Functioning a little like an operating system, standards are the established protocols that IoT apps run on.

The purpose of standardization is to establish universally accepted methods of creating applications and devices. That way, developers have interoperability across the network.

Standards improve compatibility and interoperability, enabling systems and entities to work together across a network.

With solid standards in place, different industries and markets can collaborate using IoT applications to facilitate innovation. However, without sound standards, companies can’t easily share data and information.

IoT standards also enhance IoT security systems. With universally accepted security standards, it’s more straightforward to protect everyone within the network.

Here are four examples of popular standards:

  • IPv6 over Low-Power Wireless Personal Area Networks (6LoWPAN)
  • ZigBee
  • The Data Distribution Service (DDS)
  • LiteOS

IoT Frameworks Explained

IoT frameworks are the platforms that support the development, management, and performance of applications, allowing for the smooth exchange of data across devices and applications.

As a middleware layer, frameworks provide ecosystems for devices and applications to connect to. For example, all IoT setups require cloud computing services to collect, process, and store sensor data. Microsoft Azure and Amazon Web Services are frameworks that provide such services.

Examples of well-known frameworks include:

  • Amazon Web Services (AWS) IoT
  • Microsoft’s Azure IoT Suite
  • Brillo/Weave by Google
  • Calvin

IoT Privacy and Security

Regarding security, with many devices attached to the network, you have many points of entry for malicious sources. Each device that’s added creates a new entry point.

Keeping tabs on the security of every device is extremely difficult, with cheaply made devices readily available all over the world. A hacker only has to bypass one shoddy device to get in.

But it’s not just the security of devices and applications that businesses have to worry about. Not all consumers are conscious of security. All it takes is for one hacker to guess one person’s password, and they can enter the system.

And for the whole system to be secure, security measures are needed at every level: sensors, connectivity, data processing, and user interfaces.

Household devices through which hackers can enter the IoT
Household devices through which hackers can enter the IoT (Source: Reuters)

Businesses need solid solutions to manage security risks, as they cannot rely on consumers being responsible when purchasing devices.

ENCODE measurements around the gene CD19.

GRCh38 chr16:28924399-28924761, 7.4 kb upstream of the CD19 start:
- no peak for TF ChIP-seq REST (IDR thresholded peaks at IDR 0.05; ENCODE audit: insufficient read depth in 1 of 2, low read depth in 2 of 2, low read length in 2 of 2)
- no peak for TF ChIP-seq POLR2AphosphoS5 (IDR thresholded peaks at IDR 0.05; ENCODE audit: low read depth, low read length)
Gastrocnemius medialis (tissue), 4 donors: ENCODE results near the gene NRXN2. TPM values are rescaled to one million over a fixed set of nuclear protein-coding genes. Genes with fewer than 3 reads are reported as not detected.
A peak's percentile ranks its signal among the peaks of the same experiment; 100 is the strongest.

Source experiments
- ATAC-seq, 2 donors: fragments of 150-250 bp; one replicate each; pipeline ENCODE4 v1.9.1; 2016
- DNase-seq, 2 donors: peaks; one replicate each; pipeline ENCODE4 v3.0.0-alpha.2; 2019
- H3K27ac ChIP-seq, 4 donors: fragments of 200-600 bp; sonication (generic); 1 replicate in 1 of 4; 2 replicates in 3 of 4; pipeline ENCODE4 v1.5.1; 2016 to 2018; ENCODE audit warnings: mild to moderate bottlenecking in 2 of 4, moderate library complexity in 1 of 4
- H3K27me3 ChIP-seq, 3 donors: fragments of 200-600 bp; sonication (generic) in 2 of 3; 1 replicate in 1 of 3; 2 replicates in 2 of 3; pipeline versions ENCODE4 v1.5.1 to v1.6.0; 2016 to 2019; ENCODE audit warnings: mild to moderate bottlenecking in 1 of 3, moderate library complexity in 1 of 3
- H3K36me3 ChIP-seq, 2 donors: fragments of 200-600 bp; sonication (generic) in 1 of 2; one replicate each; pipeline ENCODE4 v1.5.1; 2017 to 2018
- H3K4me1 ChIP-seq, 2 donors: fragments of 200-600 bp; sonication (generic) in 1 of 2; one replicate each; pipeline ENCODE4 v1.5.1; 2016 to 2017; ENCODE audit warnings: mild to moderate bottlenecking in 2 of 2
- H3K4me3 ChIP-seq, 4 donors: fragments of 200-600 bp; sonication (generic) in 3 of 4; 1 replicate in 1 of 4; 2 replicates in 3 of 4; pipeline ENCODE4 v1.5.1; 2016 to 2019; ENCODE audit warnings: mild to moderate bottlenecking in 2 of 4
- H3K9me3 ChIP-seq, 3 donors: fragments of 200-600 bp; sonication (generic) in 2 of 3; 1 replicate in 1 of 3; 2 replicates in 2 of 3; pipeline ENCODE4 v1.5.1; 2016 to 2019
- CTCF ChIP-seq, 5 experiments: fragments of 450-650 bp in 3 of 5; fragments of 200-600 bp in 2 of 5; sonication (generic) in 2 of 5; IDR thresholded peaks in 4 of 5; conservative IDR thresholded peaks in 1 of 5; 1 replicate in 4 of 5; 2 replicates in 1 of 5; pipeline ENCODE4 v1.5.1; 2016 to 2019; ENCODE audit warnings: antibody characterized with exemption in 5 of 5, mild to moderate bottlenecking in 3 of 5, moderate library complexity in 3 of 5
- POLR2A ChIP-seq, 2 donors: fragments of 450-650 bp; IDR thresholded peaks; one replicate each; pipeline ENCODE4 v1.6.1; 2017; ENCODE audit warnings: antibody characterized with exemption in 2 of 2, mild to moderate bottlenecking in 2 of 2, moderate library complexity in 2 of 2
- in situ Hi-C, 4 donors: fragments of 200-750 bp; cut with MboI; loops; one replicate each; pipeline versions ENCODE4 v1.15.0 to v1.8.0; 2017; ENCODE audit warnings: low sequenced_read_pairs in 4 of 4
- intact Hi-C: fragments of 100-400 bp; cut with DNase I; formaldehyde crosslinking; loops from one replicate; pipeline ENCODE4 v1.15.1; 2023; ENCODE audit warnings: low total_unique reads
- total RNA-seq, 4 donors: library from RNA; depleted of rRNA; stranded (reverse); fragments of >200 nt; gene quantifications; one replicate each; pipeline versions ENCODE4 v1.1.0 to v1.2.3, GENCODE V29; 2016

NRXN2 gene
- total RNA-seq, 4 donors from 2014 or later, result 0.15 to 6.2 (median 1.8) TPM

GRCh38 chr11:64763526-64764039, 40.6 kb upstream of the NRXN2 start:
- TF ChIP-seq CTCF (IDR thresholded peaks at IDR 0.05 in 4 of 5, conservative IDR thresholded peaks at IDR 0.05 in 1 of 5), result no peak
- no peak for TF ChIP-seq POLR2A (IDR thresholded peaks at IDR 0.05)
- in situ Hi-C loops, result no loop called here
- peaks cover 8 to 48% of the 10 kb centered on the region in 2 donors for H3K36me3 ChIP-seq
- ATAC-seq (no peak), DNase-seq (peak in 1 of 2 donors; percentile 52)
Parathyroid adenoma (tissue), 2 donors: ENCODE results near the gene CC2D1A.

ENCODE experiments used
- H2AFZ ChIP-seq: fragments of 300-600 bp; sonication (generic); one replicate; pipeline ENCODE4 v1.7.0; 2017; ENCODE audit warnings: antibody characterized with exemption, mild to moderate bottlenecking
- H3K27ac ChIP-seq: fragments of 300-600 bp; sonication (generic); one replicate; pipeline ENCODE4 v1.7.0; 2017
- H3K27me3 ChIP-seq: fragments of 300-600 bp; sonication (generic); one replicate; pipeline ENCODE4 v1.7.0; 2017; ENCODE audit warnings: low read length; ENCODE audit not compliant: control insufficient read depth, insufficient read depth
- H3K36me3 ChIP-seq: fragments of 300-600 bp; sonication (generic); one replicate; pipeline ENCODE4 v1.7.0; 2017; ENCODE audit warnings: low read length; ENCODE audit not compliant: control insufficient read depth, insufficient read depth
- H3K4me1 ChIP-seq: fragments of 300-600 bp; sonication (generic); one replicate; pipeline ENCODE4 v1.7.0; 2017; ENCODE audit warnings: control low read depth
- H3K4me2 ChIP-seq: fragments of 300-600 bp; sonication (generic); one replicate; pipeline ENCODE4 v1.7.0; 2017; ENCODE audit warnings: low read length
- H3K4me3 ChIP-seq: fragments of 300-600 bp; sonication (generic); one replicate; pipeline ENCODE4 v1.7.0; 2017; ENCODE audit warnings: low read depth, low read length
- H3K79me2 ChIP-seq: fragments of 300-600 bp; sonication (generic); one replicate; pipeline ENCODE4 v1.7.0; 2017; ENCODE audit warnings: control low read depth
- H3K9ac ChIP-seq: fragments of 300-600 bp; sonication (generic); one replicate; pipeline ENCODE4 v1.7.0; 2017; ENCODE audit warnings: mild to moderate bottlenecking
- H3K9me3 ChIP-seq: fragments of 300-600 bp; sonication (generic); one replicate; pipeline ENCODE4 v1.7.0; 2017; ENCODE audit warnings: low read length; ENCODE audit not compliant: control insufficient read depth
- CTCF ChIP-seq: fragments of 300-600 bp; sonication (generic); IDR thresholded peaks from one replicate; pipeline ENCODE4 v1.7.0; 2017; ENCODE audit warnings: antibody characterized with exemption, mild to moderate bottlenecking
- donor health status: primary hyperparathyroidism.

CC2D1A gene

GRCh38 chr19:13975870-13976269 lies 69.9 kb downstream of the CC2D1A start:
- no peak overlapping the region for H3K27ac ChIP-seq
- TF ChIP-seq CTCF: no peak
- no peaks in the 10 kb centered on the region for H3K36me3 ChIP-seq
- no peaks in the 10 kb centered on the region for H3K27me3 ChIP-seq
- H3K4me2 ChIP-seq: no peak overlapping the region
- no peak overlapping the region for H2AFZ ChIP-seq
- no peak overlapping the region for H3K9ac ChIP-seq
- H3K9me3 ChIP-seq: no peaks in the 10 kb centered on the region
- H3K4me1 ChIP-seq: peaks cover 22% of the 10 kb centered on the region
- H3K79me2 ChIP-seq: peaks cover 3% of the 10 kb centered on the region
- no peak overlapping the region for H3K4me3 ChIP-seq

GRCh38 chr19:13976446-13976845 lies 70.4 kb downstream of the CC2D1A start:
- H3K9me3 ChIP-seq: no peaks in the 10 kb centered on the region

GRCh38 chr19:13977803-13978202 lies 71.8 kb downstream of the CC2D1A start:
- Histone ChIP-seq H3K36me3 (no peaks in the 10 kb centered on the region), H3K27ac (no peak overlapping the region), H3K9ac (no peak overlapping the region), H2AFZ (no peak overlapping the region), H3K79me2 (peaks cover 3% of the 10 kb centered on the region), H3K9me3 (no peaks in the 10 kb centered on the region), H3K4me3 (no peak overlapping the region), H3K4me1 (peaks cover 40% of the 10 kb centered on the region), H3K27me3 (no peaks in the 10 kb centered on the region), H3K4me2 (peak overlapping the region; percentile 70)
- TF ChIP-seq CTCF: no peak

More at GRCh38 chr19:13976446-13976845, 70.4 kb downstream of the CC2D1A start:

On top of that, companies aren’t ready to handle this influx of data. Not only do most businesses fail to understand the need, but many teams also lack the skill set to set up even basic security measures. In some cases, businesses don’t even think about security or don’t have the budget for it.

Potential privacy problems related to the collection, storage, and sharing of data also exist.

The IoT collects data on both who people are — demographics — and what they do — behavior. There needs to be rules and regulations that govern how consent is given for use, how this data is used, and how companies stay compliant.

The main privacy concerns include:

Eavesdropping. Malicious sources snoop on people’s private lives by, for instance, hacking security cameras or baby monitors.

Public exposure. Companies share or sell data that consumers don’t think about without their explicit consent, such as a car hire company selling driving data to insurance companies.

Data breaches. Hackers access payment and contact details by entering devices, applications, or servers.

Cheap devices. Poor security measures on cheap devices make it easy for spyware to enter the system.

Accountability. It’s unclear who is responsible for a breach when a hacker enters via a device or application, especially if it’s a password breach.

The IoT and the Cloud

The cloud refers to a huge network that supports IoT devices and applications.

When someone says they’re “uploading something to the cloud,” they’re talking about the internet, of course — but specifically a hub on the internet.

If the internet is the sky, the cloud is, well, a cloud.

And just like a cloud goes through a cycle of activities, so does cloud computing.